Jacob Oakes, who directs Pisgah Legal Services’ immigration program and manages its Afghan Asylum Project, calls the latest influx of evacuees an “unprecedented situation” and a “learning experience” due to its breadth and magnitude.
‘The Asheville View’ welcomes back a live audience. Plus, a local resident launches a craft podcast, Pisgah Legal Services raises money to help kids, and veterans share their stories at a Hendersonville event.
Uncertainty is a fact of life at nonprofits, especially with regard to funding. But local organizations are increasingly attuned to another uncertainty: how to prepare for the consequences that climate change will have on their work.
In the world of philanthropy, digital currencies are all the rage. “Don’t leave your donors hanging without an option to donate cryptocurrency,” the National Council of Nonprofits urges on its website. The Chronicle of Philanthropy sells a digital collection titled Accepting Gifts in Cryptocurrency: What You Need to Know. Other respected groups and experts also […]
A week after the Buncombe County Board of Commissioners doled out about $4.9 million of its own American Rescue Plan Act allotment, Asheville City Council will consider over $11.7 million in ARPA projects Tuesday, May 10.
The Horror Anthology film series returns. Plus: A new book spotlights two ghostly WNC tales; “Dark Corners” podcast wraps up third season; and more!
Western North Carolina residents who want to change the health insurance they receive through the Affordable Care Act, or who want to sign up for a plan through the health insurance marketplace, can do so during a special enrollment period ending Sunday, Aug. 15. And local nonprofits urge people to explore their options for potentially […]
A new initiative more sustainably helps nonprofits and artists, more live theater returns and other area happenings.
Three Western North Carolina hospitals were named among the best in the country in Healthgrades’ 2021 America’s Best Hospitals. The 2021 Child Health Report Card shows the state failing in several areas, including mental health, substance use, birth outcomes and housing and economic security. Plus more health and wellness news in this week’s roundup.
The $600 checks represent the first federal assistance many in WNC have received to cope with the economic fallout of the pandemic since the first coronavirus relief package was signed into law by President Donald Trump on March 27.
It’s time to celebrate the creativity of our community’s response to the pandemic, even as we acknowledge the pain, uncertainty and loss that surely still lie ahead. Community members weigh in on the successes that fill them with pride as they look back on 2020.
Xpress Assistant Editor Daniel Walton and local community figures discuss how the year’s events have accelerated many of the issues that were already facing Western North Carolina.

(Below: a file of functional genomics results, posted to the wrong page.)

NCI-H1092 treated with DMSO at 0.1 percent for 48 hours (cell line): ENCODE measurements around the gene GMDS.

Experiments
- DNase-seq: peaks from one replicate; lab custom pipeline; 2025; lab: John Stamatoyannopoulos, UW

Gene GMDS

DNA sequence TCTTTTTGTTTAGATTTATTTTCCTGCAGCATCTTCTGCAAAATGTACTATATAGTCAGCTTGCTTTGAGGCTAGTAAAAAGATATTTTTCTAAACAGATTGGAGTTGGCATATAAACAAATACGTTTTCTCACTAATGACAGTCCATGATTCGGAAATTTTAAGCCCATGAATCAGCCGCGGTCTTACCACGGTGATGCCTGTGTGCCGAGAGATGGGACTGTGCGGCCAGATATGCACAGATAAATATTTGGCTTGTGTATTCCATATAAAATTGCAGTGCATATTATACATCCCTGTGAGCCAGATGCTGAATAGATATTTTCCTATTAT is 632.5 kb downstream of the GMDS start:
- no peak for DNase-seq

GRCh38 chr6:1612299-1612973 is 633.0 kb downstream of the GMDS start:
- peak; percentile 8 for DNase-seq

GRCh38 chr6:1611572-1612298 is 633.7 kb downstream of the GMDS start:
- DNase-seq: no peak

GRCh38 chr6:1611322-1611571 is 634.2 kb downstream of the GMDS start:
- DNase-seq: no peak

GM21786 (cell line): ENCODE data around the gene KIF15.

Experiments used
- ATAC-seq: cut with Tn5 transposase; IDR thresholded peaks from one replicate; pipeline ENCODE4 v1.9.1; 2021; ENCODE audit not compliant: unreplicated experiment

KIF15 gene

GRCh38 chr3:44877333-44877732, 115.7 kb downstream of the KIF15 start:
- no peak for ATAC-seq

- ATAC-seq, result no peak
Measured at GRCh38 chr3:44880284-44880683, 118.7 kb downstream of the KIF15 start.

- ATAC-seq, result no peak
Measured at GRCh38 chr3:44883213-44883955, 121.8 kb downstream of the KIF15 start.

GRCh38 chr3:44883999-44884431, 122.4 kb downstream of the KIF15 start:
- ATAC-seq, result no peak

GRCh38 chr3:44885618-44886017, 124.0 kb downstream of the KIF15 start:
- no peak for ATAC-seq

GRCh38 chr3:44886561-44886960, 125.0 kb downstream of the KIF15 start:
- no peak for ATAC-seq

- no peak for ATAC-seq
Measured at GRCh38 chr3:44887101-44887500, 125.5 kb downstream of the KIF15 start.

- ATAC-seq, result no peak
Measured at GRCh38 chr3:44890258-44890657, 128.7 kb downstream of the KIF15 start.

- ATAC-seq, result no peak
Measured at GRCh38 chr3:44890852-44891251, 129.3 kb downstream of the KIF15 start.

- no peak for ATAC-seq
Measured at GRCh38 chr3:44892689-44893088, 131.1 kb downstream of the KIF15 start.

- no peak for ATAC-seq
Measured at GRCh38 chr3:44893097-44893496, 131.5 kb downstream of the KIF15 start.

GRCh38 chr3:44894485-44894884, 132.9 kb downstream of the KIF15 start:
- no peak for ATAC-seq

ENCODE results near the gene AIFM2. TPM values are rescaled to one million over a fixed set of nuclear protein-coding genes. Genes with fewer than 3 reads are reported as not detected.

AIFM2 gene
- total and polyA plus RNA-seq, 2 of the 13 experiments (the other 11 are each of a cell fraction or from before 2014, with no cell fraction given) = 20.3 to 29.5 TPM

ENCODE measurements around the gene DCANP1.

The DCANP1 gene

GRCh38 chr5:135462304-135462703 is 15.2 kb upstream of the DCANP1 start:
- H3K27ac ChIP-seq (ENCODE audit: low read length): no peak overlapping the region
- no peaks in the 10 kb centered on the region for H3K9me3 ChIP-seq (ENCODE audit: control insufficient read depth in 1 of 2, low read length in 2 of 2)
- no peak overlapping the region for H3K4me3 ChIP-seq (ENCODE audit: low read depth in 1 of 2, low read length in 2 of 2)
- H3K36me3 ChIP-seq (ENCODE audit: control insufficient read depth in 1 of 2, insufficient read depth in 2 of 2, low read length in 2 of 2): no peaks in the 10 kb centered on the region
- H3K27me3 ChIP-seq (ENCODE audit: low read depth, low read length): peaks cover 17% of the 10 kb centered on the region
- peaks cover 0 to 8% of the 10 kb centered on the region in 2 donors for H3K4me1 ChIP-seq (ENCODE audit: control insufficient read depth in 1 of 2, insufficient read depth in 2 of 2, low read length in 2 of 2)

COVID-19 isn’t slowing conversations on justice, nor will the virus stop Pisgah Legal Services from hosting the Asheville-based nonprofit’s 10th Justice Forum on Thursday, Oct. 1. Writer Clint Smith will headline the event.
The N.C. Medicaid Optional COVID-19 Testing program will fully reimburse Medicaid providers for the costs incurred by testing people without insurance for COVID-19.
The looming eviction crisis has threatened renters for months, teasing tenants with temporary relief measures that end just when cash-strapped residents need them the most. In North Carolina, up to 42% of households are at risk of eviction.
A last-minute decision to temporarily stay all eviction proceedings grants a momentary reprieve for renters unsure where their next paycheck will come from. But tenants fear they may lose their housing when courts resume hearing eviction cases at the end of June.
With social distancing practices and limited crowd sizes likely the new normal for the foreseeable future, local nonprofits are reconsidering how they go about connecting with their supporters.
From 2010 to 2018, “Our black infant mortality rate has increased from 11.7 to 15.1 deaths for every 1,000 babies born,” Hannah Legerton told Buncombe County commissioners on Dec. 3. That means that black babies in Buncombe County are four times as likely to die before their first birthday as white babies. And since infant mortality is a leading indicator of population health, health officials say, those numbers bode poorly for the wellbeing of African American county residents. Collaborative efforts are seeking to address the underlying issues driving inequities in health outcomes.
Even as the 10-year anniversary of President Barack Obama’s March 23, 2010, signing of the Affordable Care Act approaches, many consumers still struggle to understand what the law can do for them, says Daniel Murphy of locally owned Hummingbird Insurance. “We talk to people literally every single day who say that they don’t have health […]
Roughly 22 million fewer people claimed a tax benefit from their charitable giving in 2018 than in 2017, thanks primarily to the higher standard deduction threshold established under the Tax Cuts and Jobs Act of 2017. According to a study by Giving USA, inflation-adjusted individual charitable contributions decreased by 3.4% from 2017 to 2018.
The diversity of Western North Carolina’s business community comes through in this week’s business roundup. From a new luxury campground to equitable business contracting opportunities, check out what’s new.